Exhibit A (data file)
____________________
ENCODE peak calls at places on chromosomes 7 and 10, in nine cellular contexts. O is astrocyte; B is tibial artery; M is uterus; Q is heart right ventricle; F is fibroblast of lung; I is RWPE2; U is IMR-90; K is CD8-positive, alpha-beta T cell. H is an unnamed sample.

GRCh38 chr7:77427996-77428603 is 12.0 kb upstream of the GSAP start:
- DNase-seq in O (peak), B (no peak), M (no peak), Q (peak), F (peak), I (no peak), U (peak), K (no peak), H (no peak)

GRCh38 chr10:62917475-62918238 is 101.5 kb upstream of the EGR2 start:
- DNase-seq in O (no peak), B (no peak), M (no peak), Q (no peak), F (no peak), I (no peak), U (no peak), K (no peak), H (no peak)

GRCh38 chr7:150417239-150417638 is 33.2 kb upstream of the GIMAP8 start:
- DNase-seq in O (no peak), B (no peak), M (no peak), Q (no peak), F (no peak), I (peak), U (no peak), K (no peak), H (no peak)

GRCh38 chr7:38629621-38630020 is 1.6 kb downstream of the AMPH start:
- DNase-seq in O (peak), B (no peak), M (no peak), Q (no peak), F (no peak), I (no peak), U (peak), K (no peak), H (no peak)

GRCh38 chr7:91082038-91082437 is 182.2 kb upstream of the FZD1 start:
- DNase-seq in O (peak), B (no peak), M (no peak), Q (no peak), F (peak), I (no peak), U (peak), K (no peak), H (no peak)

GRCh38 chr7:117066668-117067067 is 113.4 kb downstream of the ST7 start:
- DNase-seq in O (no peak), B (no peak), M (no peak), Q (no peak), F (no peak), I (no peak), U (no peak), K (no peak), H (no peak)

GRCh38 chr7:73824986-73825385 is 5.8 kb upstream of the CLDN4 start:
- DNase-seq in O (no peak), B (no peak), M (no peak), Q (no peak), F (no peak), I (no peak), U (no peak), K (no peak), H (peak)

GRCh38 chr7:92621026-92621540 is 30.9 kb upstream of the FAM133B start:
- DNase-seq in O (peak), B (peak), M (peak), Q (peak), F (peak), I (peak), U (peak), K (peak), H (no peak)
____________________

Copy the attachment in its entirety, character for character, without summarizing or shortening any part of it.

ENCODE peak calls at places on chromosomes 7 and 10, in nine cellular contexts. O is astrocyte; B is tibial artery; M is uterus; Q is heart right ventricle; F is fibroblast of lung; I is RWPE2; U is IMR-90; K is CD8-positive, alpha-beta T cell. H is an unnamed sample.

GRCh38 chr7:77427996-77428603 is 12.0 kb upstream of the GSAP start:
- DNase-seq in O (peak), B (no peak), M (no peak), Q (peak), F (peak), I (no peak), U (peak), K (no peak), H (no peak)

GRCh38 chr10:62917475-62918238 is 101.5 kb upstream of the EGR2 start:
- DNase-seq in O (no peak), B (no peak), M (no peak), Q (no peak), F (no peak), I (no peak), U (no peak), K (no peak), H (no peak)

GRCh38 chr7:150417239-150417638 is 33.2 kb upstream of the GIMAP8 start:
- DNase-seq in O (no peak), B (no peak), M (no peak), Q (no peak), F (no peak), I (peak), U (no peak), K (no peak), H (no peak)

GRCh38 chr7:38629621-38630020 is 1.6 kb downstream of the AMPH start:
- DNase-seq in O (peak), B (no peak), M (no peak), Q (no peak), F (no peak), I (no peak), U (peak), K (no peak), H (no peak)

GRCh38 chr7:91082038-91082437 is 182.2 kb upstream of the FZD1 start:
- DNase-seq in O (peak), B (no peak), M (no peak), Q (no peak), F (peak), I (no peak), U (peak), K (no peak), H (no peak)

GRCh38 chr7:117066668-117067067 is 113.4 kb downstream of the ST7 start:
- DNase-seq in O (no peak), B (no peak), M (no peak), Q (no peak), F (no peak), I (no peak), U (no peak), K (no peak), H (no peak)

GRCh38 chr7:73824986-73825385 is 5.8 kb upstream of the CLDN4 start:
- DNase-seq in O (no peak), B (no peak), M (no peak), Q (no peak), F (no peak), I (no peak), U (no peak), K (no peak), H (peak)

GRCh38 chr7:92621026-92621540 is 30.9 kb upstream of the FAM133B start:
- DNase-seq in O (peak), B (peak), M (peak), Q (peak), F (peak), I (peak), U (peak), K (peak), H (no peak)